STATEMENT REGARDING FEDERALLY SPONSORED RESEARCH OR DEVELOPMENT

Not Applicable

BACKGROUND

The present invention relates to rapid methods for detection and quantification of microorganisms in food products for human consumption or use, and more particularly to rapid methods for the detection and quantification of sulfide-producing bacteria in fish products.

Among the most predominant bacteria associated with spoilage of fish products, and food products in general are sulfide-producing bacteria (SPB) such as Shewanella putrefaciens. SPB are especially responsible for spoilage of many kinds of foods such as seafood, including fish, fish products, mussels, mussel products, shellfish and shellfish products and other meat products such as poultry (e.g., chicken and turkey), pork, beef, and lamb, and even dairy products such as cheese. SPB are particularly responsible for spoilage in fresh or cooled aerobically-packed seafood. These bacteria are present in seawater and on the surface of all living fish and shellfish, and are transferred to the flesh during catch and processing. They grow to high levels and cause spoilage even when the fish are stored on ice (at approximately 0-4 C.). The spoilage is mainly due to growth of psychrotropic bacteria, including S. putrefaciens.

Traditionally, microbial analysis of fish has been limited to total viable counts. Indicator testing for total viable organisms and coliforms are the most widely used tests for routine monitoring of microbial contamination. However, during the last decade, it has been discovered that the shelf life of fish and shellfish is correlated to the level of specific spoilage bacteria and not to the count of total viable organisms. Spoilage is sensory detectable when the number of sulfide producing bacteria exceeds 107 colony forming units per gram (cfu/g) of fish muscle. In the case of cod from the North Atlantic, for example, this level is reached after approximately 12 days when the fish are stored on ice, after approximately 7 days of storage at 4 C., and after even shorter times when stored at higher temperatures. The growth of bacteria is exponential, and the shelf life of the fish can be predicted from the number of SPB in the fish, and the growth rate of these bacteria at the actual storage temperature. In addition to sulfide production, SPB contribute to the accumulation of trimethylamine (TMA) in the fish. TMA is a primary component of unpleasant fishy odors.

Traditional agar plate methods have been developed for analysis of S. putrefaciens and other SPB in fish (Gram et al., 1987). In those methods, a non-specific growth medium is supplemented with thiosulfate, cysteine and ferricitrate. Bacteria that are able to produce sulfide from thiosulfate or cysteine appear as black colonies on the agar, due to precipitation of ferrous sulfide. The detection is therefore directly related to the spoilage property of the bacteria. This is a benefit in analysis of spoilage bacteria, since the spoilage potential of the microbe is more important that its identity. However, the agar plate method has the same disadvantages as all other agar plate methods. For instance, it does not give the possibility for early warning and it requires laboratory facilities, including an autoclave and technicians skilled in sterile technique. The method is also time and labor intensive. Also, the lowest detection level is about 100 cfu/g, which is not adequate for presence/absence tests. Furthermore, the required analysis time is at least one to three days depending on the incubation temperature. Since the analysis takes so long, this method of analysis cannot be used to make a timely decision regarding whether or not fish should be purchased, sold, or used, or whether or not the fish can be used to produce other products. Therefore, more rapid methods of detection are desired to be able to expedite the decision-making process regarding how food products such as fish and shellfish which are contaminated with sulfide-producing bacteria can be used, sold, or purchased.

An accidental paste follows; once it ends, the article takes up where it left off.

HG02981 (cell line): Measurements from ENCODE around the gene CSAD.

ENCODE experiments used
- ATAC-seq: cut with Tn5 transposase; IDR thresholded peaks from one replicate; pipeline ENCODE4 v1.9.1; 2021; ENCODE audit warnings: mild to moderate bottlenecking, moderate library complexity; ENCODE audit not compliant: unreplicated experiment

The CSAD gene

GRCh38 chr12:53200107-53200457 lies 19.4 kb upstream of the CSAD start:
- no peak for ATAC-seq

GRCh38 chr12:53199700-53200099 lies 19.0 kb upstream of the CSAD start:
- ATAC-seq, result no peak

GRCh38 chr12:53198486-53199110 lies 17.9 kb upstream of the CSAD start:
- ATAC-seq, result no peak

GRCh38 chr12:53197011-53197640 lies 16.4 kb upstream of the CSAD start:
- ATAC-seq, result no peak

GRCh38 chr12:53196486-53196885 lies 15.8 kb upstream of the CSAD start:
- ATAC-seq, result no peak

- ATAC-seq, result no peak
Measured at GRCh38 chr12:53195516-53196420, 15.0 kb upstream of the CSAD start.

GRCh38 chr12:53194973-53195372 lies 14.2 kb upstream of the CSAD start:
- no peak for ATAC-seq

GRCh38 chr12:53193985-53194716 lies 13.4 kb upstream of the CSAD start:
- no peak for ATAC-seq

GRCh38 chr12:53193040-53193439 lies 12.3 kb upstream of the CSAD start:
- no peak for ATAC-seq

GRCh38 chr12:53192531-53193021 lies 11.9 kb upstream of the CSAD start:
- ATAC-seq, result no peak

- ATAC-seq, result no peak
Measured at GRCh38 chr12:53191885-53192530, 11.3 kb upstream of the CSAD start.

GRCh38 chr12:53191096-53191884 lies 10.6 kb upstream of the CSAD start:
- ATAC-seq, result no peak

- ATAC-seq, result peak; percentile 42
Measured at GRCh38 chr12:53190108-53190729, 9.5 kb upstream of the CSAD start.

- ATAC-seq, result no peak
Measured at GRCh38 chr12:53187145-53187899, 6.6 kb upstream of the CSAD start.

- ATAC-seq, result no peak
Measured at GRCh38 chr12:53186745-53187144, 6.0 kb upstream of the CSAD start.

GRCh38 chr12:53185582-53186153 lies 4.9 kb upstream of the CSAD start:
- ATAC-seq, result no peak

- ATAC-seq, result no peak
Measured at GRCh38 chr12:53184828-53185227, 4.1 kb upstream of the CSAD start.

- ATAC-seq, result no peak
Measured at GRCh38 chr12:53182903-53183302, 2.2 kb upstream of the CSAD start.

Other, more rapid, analyses based on bacterial growth with a possibility for early warning have been developed for total viable counts, for several hygienic indicator bacteria and for certain pathogens. For example, a sample is inoculated in a growth medium which is more or less specific for the bacterium that is going to be detected or quantified. The medium has an indicator that is a specific substrate for the desired bacterium. The product produced by turnover of this substrate becomes detectable (for example by fluorescence) when the number of microbes reaches a certain level. Other examples are impedimentary methods, where the indication is related to a change in the number of charged molecules. In these methods, the number of microbes in the sample is calculated indirectly based on the time required until detection and on the growth rate at the given conditions. However, all of these methods suffer from one or more deficiencies, and there continues to be a need for methods which will more rapidly detect and/or quantify SPB which cause product spoilage.

SUMMARY OF THE INVENTION

The present invention comprises methods for rapidly detecting and quantifying sulfide-producing bacteria, for instance S. putrefaciens, in a sample of a food product comprising meat, dairy or fish. The food sample is combined with a quantity of growth medium. The growth medium preferably comprises an iron compound (ferric citrate or ferrous sulfate, for example) and organic and/or inorganic sulfur compounds (cysteine and sodium thiosulfate, for example) and forms an iron precipitate (e.g., iron sulfide) when exposed to S. putrefaciens or other sulfide-producing bacteria. The growth medium and the sample forms an incubation mixture. The incubation mixture is incubated for a predetermined incubation period, for example from about four or five hours to 16-18 hours.